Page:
Resources Contact Us Home
Browse by: INVENTOR PATENT HOLDER PATENT NUMBER DATE
 
 
Method and system for wavefront measurements of an optical system
7408651 Method and system for wavefront measurements of an optical system
Patent Drawings:Drawing: 7408651-10    Drawing: 7408651-11    Drawing: 7408651-3    Drawing: 7408651-4    Drawing: 7408651-5    Drawing: 7408651-6    Drawing: 7408651-7    Drawing: 7408651-8    Drawing: 7408651-9    
« 1 »

(9 images)

Inventor: Latypov, et al.
Date Issued: August 5, 2008
Application: 10/848,179
Filed: May 19, 2004
Inventors: Latypov; Azat M. (Danbury, CT)
Poultney; Sherman K. (Wilton, CT)
Vladimirsky; Yuli (Weston, CT)
Assignee: ASML Holding N.V. (Veldhoven, NL)
Primary Examiner: Turner; Samuel A
Assistant Examiner:
Attorney Or Agent: Sterne, Kessler, Goldstein & Fox, P.L.L.C.
U.S. Class: 356/515
Field Of Search: 356/488; 356/494; 356/499; 356/508; 356/509; 356/510; 356/512; 356/520; 356/521; 356/124; 356/515
International Class: G01B 9/02
U.S Patent Documents:
Foreign Patent Documents: 11-304653; 2003-309066; WO 98/33096; WO 98/38597; WO 01/63233; WO 03/076891
Other References: Robert Monteverde. "Spatial Light MOdulators Illuminate a Wide Variety of Application Spaces", Laser Focus World, Jan. 2004. cited by examiner.
Braat et al., "Improved Ronchi Test with Extended Source," J. Opt. Soc. Am. A, vol. 16, No. 1, pp. 131-140 (Jan. 1999). cited by other.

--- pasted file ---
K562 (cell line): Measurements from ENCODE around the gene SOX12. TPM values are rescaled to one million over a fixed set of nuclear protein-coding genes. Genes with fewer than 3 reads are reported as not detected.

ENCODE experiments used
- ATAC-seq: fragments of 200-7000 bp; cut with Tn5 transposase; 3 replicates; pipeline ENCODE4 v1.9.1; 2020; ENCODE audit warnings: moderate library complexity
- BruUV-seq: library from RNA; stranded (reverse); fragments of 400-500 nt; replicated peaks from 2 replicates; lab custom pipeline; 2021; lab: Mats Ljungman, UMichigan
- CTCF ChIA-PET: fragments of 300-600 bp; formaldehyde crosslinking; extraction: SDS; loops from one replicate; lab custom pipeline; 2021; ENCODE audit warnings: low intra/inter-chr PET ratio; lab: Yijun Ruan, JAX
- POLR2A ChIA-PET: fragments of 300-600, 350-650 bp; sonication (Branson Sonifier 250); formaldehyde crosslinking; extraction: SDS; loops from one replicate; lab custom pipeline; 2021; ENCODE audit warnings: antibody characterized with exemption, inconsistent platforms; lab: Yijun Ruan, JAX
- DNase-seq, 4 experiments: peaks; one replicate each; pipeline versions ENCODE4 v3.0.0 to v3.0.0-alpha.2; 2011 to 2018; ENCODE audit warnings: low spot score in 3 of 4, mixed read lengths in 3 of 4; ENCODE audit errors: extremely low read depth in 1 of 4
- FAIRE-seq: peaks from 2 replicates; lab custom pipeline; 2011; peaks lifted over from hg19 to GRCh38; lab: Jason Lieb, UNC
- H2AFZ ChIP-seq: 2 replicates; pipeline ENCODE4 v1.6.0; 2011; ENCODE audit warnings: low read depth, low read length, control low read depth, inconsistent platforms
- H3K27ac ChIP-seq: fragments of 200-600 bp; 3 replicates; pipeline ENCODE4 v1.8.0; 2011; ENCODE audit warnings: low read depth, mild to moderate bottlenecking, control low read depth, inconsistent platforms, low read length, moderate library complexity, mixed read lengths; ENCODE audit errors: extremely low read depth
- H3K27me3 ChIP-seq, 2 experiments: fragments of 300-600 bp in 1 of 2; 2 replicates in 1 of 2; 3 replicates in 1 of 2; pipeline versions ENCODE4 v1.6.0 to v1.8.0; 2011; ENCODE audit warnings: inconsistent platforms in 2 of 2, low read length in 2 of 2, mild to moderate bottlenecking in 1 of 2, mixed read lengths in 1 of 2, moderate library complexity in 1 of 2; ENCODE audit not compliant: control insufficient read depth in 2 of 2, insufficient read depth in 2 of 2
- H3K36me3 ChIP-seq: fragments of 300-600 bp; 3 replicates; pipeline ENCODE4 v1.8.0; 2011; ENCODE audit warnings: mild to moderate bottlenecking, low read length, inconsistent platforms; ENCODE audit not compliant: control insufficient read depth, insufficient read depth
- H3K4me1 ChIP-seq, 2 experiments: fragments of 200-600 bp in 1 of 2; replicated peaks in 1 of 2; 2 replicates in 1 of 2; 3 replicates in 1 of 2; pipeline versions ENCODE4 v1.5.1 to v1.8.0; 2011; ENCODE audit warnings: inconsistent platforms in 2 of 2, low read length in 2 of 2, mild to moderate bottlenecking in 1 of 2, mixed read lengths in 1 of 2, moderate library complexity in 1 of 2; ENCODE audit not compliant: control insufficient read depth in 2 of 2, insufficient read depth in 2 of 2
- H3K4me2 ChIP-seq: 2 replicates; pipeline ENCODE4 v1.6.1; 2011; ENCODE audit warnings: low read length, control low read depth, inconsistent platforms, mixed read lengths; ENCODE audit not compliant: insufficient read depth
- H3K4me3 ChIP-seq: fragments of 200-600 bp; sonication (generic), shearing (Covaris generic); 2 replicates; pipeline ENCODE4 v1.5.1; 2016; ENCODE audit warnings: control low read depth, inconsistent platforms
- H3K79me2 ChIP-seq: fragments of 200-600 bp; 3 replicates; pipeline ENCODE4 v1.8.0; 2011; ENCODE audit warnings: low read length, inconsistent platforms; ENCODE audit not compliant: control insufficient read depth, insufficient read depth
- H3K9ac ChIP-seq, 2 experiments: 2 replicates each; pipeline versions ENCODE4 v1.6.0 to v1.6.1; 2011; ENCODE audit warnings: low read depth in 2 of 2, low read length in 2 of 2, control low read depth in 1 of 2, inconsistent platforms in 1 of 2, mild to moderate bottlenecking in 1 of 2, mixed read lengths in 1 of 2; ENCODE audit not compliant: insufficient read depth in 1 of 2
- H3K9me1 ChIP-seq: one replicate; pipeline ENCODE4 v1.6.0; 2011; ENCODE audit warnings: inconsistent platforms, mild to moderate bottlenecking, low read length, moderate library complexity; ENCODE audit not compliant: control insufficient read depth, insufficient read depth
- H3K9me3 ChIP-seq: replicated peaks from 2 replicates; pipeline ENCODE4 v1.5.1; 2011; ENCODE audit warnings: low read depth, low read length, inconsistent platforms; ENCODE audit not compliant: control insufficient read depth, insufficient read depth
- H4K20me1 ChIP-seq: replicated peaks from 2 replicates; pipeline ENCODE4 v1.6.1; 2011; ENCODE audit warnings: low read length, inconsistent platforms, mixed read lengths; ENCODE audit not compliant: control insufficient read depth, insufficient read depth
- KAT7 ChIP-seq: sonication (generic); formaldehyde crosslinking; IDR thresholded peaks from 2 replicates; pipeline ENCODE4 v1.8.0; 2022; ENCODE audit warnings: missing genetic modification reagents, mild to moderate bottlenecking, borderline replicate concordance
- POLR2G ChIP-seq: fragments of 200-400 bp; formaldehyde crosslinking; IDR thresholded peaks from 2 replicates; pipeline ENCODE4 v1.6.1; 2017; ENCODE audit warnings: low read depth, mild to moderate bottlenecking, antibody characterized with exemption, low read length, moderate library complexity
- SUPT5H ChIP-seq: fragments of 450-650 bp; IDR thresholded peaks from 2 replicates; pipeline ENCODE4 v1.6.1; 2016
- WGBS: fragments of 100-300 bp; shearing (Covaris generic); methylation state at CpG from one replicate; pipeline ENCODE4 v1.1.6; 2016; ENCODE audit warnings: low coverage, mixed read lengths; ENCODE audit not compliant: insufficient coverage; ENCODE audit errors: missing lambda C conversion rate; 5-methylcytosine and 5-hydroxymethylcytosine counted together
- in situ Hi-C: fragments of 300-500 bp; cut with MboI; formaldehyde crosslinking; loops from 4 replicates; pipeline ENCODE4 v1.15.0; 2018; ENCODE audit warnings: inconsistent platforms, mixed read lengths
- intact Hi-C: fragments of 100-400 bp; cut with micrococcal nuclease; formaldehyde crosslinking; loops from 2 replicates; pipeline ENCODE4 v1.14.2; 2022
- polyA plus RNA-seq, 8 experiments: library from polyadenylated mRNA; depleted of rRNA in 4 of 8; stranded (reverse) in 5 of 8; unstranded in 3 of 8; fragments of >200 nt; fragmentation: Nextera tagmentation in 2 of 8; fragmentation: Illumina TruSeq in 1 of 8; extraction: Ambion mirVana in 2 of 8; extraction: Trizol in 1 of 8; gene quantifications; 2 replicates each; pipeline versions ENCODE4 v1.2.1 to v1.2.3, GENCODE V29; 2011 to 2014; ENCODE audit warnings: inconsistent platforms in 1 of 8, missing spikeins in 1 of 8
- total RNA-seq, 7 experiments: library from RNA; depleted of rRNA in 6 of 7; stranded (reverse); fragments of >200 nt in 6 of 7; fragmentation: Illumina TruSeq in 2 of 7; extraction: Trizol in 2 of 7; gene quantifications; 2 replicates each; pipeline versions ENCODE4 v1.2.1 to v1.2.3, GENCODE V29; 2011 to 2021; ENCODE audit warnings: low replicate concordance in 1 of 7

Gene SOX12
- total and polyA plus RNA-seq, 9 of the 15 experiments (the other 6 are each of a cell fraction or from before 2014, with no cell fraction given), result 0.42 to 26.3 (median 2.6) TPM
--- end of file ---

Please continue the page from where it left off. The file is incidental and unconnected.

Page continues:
Naulleau et al., "Static Microfield Printing at the Advanced Light Source with the ETS Set-2 Optic," Proc. SPIE 4688-05, pp. 64-71 (2002). cited by other.
Durr, P. et al., "Characterization of Spatial Light Modulators for Micro Lithography," Proceedings of SPIE, vol. 4985, pp. 266-276 (2003). cited by other.
Durr, P. et al., "Test system for micro mirror arrays," Proceedings of SPIE, vol. 4178, pp. 358-364 (2000). cited by other.
Lakner, H. et al., "Design and Fabrication of Micromirror Arrays for UV-Lithography," Proceedings of SPIE, vol. 4561, pp. 255-264 (2001). cited by other.
Sandstrom, T. et al., "Pattern Generation with SLM Imaging," Proceedings of SPIE, vol. 4562, pp. 38-44 (2002). cited by other.
Sandstrom, T. and Eriksson, N., "Resolution extensions in the Sigma 7000 imaging pattern generator," Micronic Laser Systems AB, Strategic Development, Molndalsvagen 91, SE-435 54 Goteborg; Sweden, 11 pages. cited by other.
Search Report for Singapore Patent Application No. 200503134-9 dated Sep. 24, 2007, 7 pages. cited by other.
Office Action and Translation of Office Action for Japanese Patent Application No. 2005-147251 mailed May 16, 2008, 7 pgs. cited by other.
English Abstract for Japanese Publication No. JP2003-524175T published Aug. 12, 2003, 1 pg. cited by other.









Abstract: A wavefront measurement system includes a source of electromagnetic radiation. An illumination system delivers the electromagnetic radiation to an object plane. A source of a diffraction pattern is in the object plane. A projection optical system projects the diffraction pattern onto an image plane, which includes a mechanism (e.g., a shearing grating) to introduce the lateral shear. A detector is located optically conjugate with the pupil of the projection optical system, and receives an instant fringe pattern, resulting from the interference between sheared wavefronts, from the image plane. The diffraction pattern is dynamically scanned across a pupil of the projection optical system, and the resulting time-integrated interferogram obtained from the detector is used to measure the wavefront aberration across the entire pupil.
Claim: What is claimed is: